No BMW dealers near either though that 1200RS is a more aggressive riding position that I'd want. I'd be more apt to choose the S1000XR.
Link to comment
Share on other sites

  • Premium Member
Do you have BMW dealer nearby? If so, test a R1200RS before making a final decision. Tracer/FJ is a great bike but if you cover big distances the R1200RS with the gadgets inc cruise control & shaft drive may tick more boxes.
No BMW dealers near either though that 1200RS is a more aggressive riding position that I'd want. I'd be more apt to choose the S1000XR.
Yes, I have lowered the pegs & raised the bars on my RS. The 1200cc twin engine is a peach whereas the S1000 has far too many pistons. 
This signature is left blank as the poster writes enough pretentious bollocks as it is.
Link to comment
Share on other sites

Thanks...I've seen a lot reports of issues but generally on the web, you tend to hear about what goes wrong, not what goes as expected. Odds are good I'll just pick up an FJ and I can always try later the MS or whatever the next best thing out at the time. Not having a Ducati dealer near by is the biggest deal breaker for me.
I haven't seen too many used FJ's come up for sale even close to me and the few that have are asking what I can pretty much buy a new (leftover) model for.
Link to comment
Share on other sites

It depends what you're looking for and what you want to accept as part of the experience.  The Multi is an amazing bike, litre sportbike fast and handling as sharp as a razor.  It's really amazing.  My friend owns the Ducati dealership so I owned a '15 and now own a '16.  Had a '15 FJ-09.  My '15 was plagued by bodywork problems, every time I or for that matter the dealer touched the bike some part broke.  They replaced the gas gauge on a recall and then had to order new panels to get the bike back together because the ones from the factory were so messed up.  I adjusted the windscreen and it broke.  Couldn't take the panniers off because the mounts were known to break.  And on and on.  Except for a bad sensor that put the bike in fail safe mode at 230 miles the '16 has been great.  For the price you pay you'd expect the Multi to be more of a finished product not a work in progress.  My friend owns a '15 that again has had several minor issues but he thinks it's part of owning a Ducati and is fine with it.  The FJ-09 is a pretty great little bike.  Maybe not the fit and finish of the Multistrada but it stays together.  I enjoyed the process of tweaking the bike to be exactly what I wanted.  It may only be 90% of the performance of the Multi but in the real world its almost impossible to use that last 10%.  I think the fun factor is about even, bang for the buck goes to the FJ-09, sex appeal goes to the red Italian.  I think for long distance I would lean toward the FJ.  I ride about 15-20K a year so I figure an annual valve adjustment as part of the cost of owning the Duc.  Makes you think twice before using it to run errands.  Feel free to pm me if you have any specific questions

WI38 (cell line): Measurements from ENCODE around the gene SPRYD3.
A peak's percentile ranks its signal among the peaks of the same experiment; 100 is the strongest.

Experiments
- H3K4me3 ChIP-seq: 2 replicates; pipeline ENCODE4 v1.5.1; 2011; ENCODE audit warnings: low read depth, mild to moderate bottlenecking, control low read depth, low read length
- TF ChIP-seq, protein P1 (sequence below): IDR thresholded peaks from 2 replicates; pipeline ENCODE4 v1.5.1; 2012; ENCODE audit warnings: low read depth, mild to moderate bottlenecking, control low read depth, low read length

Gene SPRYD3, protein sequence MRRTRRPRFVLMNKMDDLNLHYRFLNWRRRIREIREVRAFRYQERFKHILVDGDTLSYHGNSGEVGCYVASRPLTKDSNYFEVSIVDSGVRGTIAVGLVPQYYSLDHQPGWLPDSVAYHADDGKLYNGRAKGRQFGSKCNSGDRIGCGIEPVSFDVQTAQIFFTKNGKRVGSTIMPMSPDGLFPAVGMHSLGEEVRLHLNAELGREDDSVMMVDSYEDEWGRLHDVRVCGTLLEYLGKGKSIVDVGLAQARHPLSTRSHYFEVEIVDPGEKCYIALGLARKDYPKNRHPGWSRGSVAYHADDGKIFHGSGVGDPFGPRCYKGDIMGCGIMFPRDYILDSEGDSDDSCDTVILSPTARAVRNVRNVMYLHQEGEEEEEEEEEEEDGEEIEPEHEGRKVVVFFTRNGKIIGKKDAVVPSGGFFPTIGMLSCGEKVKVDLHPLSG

Link to comment
Share on other sites

I haven't owned the Multistrada, but one of my riding buddies does. It is a very nice bike, but costs more to buy, costs more to maintain, costs more for just about anything. It has more power than the FJ-09, but the FJ is more nimble and more fun. In the end, it is a personal choice, but my friend always wants to swap when we go riding..........
"More nimble and more fun"..... I don't think so.  Fun is subjective so I could almost give you that but more nimble, never.  Now if you want to talk about bang for the buck or cost of ownership that's a different story. 
Link to comment
Share on other sites

Thanks for your feedback Donk.